Toronto Deep Retrofit Challenge

Earlier this year, the City of Toronto announced the launch of its Deep Retrofit Challenge, aiming to accelerate the reduction of greenhouse gas emissions (GHG) from buildings in Toronto. With applications now being accepting for the challenge, the city has confirmed that participating buildings will receive a grant equal to 25 per cent of their total project costs, up to a maximum of $500,000.

This will help offset the incremental design and construction costs required to achieve maximum emissions reductions, with the selected projects serving to establish the deep retrofits needed to move buildings towards net zero emissions. Toronto’s end goal is to accelerate market adoption, as buildings are the largest source of greenhouse gas emissions in the city today.

Which buildings are eligible?

Buildings must be located within Toronto and be an Ontario Building Code Part 3 building in order to be considered for the challenge. This means multi-unit residential buildings including condominiums and apartments, commercial office buildings, and mixed-use buildings such as residential and commercial and residential over commercial, are the building types eligible to participate.

Multi-unit residential buildings, which make up a huge chunk of the city’s residential sector, create 29 per cent of its building emissions. The small and medium commercial buildings sector makes up about 25 per cent of Toronto’s building emissions, seeing both significant challenges and opportunities. Additionally, many owners of large commercial buildings are being urged to achieve emissions reductions by their current or prospective investors and tenants, who look more and more to Environmental, Social and Governance (ESG) performance as a marker of which portfolio to be part of.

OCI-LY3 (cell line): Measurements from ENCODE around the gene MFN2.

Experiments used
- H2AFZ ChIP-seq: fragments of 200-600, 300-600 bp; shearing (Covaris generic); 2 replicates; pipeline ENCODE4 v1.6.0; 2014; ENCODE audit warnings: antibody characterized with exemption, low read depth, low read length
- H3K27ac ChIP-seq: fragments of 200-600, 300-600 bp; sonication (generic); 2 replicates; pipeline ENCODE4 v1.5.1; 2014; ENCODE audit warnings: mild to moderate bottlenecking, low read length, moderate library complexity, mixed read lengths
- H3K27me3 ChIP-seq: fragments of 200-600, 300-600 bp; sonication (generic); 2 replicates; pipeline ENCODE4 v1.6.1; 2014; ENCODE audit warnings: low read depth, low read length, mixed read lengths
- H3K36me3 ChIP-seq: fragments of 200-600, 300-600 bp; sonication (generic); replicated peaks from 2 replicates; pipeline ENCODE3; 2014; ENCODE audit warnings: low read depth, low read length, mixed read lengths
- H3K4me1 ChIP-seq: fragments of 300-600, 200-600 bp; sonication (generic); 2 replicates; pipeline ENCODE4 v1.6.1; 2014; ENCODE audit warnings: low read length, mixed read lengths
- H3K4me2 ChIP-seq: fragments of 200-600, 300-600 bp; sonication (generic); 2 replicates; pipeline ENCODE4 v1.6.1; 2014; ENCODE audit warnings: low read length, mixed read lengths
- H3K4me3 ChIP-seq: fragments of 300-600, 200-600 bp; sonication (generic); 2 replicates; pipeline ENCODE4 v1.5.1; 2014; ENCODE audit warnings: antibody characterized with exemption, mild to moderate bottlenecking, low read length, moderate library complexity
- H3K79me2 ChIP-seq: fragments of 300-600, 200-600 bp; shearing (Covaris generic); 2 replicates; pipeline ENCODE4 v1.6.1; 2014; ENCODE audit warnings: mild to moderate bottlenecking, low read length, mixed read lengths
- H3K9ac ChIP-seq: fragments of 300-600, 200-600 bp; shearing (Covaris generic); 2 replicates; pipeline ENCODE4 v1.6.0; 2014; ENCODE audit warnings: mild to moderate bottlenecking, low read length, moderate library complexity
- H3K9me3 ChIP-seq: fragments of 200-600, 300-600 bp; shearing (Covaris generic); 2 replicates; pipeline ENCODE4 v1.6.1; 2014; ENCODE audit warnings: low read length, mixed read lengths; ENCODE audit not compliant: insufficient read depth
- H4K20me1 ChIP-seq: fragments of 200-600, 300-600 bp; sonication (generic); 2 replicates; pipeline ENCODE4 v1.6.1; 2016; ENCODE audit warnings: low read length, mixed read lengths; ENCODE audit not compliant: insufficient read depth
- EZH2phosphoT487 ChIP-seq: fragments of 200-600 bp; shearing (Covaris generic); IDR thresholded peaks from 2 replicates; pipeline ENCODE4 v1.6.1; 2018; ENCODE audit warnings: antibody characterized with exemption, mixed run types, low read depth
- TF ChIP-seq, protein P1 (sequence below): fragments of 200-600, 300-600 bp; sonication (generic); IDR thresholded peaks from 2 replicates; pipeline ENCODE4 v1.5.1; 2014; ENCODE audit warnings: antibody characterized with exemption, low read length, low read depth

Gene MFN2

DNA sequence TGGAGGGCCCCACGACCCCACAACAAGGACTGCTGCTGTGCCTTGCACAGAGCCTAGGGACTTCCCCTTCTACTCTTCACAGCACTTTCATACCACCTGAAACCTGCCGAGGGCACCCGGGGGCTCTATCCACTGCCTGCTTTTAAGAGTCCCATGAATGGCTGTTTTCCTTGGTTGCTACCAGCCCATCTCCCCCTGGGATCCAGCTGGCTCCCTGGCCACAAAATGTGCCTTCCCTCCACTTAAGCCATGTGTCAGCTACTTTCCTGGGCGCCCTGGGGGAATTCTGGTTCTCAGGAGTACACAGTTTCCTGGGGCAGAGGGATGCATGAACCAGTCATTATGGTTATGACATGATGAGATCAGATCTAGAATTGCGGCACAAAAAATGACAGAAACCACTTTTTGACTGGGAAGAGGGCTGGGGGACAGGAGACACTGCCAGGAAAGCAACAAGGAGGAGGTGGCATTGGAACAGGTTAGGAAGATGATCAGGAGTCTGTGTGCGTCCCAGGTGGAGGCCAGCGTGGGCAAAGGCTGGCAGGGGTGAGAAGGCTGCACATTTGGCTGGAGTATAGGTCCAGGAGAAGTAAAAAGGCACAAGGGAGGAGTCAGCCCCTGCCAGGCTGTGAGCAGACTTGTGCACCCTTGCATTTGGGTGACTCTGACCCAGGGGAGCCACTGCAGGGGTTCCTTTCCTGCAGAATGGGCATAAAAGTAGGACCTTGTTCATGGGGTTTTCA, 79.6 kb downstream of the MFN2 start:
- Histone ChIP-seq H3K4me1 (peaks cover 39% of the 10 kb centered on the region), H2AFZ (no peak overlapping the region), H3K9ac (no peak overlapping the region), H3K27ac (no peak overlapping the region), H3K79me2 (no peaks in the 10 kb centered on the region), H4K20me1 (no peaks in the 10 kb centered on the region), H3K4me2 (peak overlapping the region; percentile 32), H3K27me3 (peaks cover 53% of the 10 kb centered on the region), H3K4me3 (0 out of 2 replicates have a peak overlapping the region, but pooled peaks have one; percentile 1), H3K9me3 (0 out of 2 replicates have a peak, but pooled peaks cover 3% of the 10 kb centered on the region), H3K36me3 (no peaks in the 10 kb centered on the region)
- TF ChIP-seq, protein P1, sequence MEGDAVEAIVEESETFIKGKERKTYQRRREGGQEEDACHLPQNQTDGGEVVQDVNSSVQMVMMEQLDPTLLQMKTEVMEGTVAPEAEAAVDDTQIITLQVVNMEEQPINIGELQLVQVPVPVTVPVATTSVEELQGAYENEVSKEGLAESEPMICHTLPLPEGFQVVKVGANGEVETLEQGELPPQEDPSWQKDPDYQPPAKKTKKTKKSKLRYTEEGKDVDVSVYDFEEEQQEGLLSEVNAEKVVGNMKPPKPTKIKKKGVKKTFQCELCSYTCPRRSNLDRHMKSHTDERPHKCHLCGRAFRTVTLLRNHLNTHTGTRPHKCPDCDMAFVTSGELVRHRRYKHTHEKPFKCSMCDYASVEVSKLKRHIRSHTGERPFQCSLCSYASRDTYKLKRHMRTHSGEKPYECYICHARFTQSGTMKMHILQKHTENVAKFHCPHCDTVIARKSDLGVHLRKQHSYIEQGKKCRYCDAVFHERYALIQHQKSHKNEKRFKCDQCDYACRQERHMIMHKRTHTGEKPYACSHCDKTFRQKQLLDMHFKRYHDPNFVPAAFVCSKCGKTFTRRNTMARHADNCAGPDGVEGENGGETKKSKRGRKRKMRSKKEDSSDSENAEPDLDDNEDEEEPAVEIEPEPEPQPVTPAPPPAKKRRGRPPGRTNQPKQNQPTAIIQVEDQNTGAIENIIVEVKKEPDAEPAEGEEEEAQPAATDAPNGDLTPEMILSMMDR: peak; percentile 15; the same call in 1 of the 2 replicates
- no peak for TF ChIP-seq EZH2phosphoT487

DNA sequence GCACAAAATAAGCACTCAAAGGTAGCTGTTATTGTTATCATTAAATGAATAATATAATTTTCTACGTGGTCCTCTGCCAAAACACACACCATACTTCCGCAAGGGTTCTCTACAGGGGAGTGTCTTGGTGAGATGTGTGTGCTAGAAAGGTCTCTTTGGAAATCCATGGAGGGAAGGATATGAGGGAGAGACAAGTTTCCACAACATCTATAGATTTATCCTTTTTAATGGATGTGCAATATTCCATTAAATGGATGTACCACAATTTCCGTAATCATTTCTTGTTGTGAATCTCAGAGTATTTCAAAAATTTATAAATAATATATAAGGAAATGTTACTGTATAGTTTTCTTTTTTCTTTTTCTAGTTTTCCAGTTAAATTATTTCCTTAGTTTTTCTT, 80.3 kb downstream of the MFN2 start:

How can these buildings reduce their emissions?

According to the City of Toronto, this challenge will help spur the acceleration of deep energy retrofits in support of the city’s Net Zero Existing Buildings Strategy. This, coupled with the city’s TransformTO Net Zero Strategy, aims to reduce emissions from buildings – and all other sectors – to net zero by 2040. Participating projects must work with a comprehensive whole-building approach in mind, considering how each component of the building works together as an integrated system.

These components and eligible measures include building enclosure improvements such as insulation, high-performance windows, and air sealing; energy recovery for ventilation, drainage, or equipment; electric heat pumps – either ground or air-source – for space heating and hot water; renewable electricity generation; and building controls.

How Cion can help

At Cion Corp., we understand the importance of creating and maintaining sustainable structures for property owners, actively taking steps towards achieving net zero carbon. The goal of our building scientists and engineers is to keep multi-unit residential, commercial, industrial, and institutional buildings of all sizes operating as smoothly as possible, while ensuring that they are energy efficient, affordable, and resilient. In the meantime, we’re continuing to build our energy modeling, HVAC design, and high-performance building envelope research and design teams.

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